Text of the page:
I do not dispute the fact that we must know where asbestos is, but most buildings are that sort of age. White asbestos in particular dates from a time when there was a massive amount of industrial building, and mostly concrete, tin and asbestos were used for the roofs.
The regulations prescribe a duty to establish where premises are, and their condition, before any maintenance work is begun. How will those going into the building know about its condition? Someone examining lengths of piping covered in asbestos will have to establish whether a percentage, or the whole amount, is damaged, whether it can be re-used and whether it can be left. I do not understand how the regulations will regulate that. It must be in the interests of specialist firms to have the stuff pulled out if any of it is not in good condition before rebuilding starts.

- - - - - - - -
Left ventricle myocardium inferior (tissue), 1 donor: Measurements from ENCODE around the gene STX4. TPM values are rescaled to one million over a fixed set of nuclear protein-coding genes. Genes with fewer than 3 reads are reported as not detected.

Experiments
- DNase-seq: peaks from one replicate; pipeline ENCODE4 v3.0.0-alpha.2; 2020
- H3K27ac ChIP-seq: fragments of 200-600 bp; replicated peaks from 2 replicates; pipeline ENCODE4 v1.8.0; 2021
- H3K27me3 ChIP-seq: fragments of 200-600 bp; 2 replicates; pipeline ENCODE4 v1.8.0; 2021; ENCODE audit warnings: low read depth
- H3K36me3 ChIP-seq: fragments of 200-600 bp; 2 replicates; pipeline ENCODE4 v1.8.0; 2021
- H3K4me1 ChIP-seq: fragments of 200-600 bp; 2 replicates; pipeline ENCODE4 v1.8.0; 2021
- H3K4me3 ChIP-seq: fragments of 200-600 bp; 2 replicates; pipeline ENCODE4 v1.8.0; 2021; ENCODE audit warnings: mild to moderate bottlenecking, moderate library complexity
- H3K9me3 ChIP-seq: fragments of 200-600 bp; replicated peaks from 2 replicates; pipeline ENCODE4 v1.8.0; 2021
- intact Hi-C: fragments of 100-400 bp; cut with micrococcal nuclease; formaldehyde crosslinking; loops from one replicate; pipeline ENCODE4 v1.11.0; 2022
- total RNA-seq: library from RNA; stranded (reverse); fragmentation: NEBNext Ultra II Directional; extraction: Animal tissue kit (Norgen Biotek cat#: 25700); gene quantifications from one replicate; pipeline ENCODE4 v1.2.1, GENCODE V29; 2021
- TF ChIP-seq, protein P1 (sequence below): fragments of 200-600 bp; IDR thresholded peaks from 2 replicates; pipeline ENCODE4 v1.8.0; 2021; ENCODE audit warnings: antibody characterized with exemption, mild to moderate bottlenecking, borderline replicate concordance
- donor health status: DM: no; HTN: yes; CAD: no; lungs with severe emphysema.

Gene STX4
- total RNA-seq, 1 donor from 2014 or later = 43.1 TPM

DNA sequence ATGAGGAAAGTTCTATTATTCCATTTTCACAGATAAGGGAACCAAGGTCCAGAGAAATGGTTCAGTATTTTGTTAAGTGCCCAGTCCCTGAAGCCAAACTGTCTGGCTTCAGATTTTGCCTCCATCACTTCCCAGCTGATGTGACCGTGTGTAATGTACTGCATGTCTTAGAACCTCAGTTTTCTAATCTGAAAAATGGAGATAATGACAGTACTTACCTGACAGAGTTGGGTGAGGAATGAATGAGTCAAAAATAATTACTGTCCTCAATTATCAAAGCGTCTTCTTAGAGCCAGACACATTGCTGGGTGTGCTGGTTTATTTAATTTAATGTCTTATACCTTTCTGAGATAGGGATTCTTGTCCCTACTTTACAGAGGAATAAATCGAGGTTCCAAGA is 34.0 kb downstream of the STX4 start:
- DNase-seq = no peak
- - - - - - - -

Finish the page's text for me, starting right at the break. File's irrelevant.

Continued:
If such matters are not addressed, the regulations may be unenforceable. As the Minister knows, there are one or two cowboys in the building industry. We do not want to create a problem because they are looking for ways of getting around the rules.
Tony Worthington (Clydebank and Milngavie): I welcome the regulations, which should have been implemented many years ago. I also very much welcome the contribution of my hon. Friend the Member for Jarrow (Mr. Hepburn), who treated the issues under discussion with the seriousness that they deserve. They are a serious concern in our constituencies.
Clydebank in my constituency has had the highest rate of asbestos deaths in the country for many years because of the shipbuilding and ship repairing industry and Turners asbestos factory. These are serious matters. People have died because of the material and the regulations seek to prevent people from dying in future. Anyone who turns this place into a public school debating chamber in which we make party political points when deaths are involved is not doing anyone a service.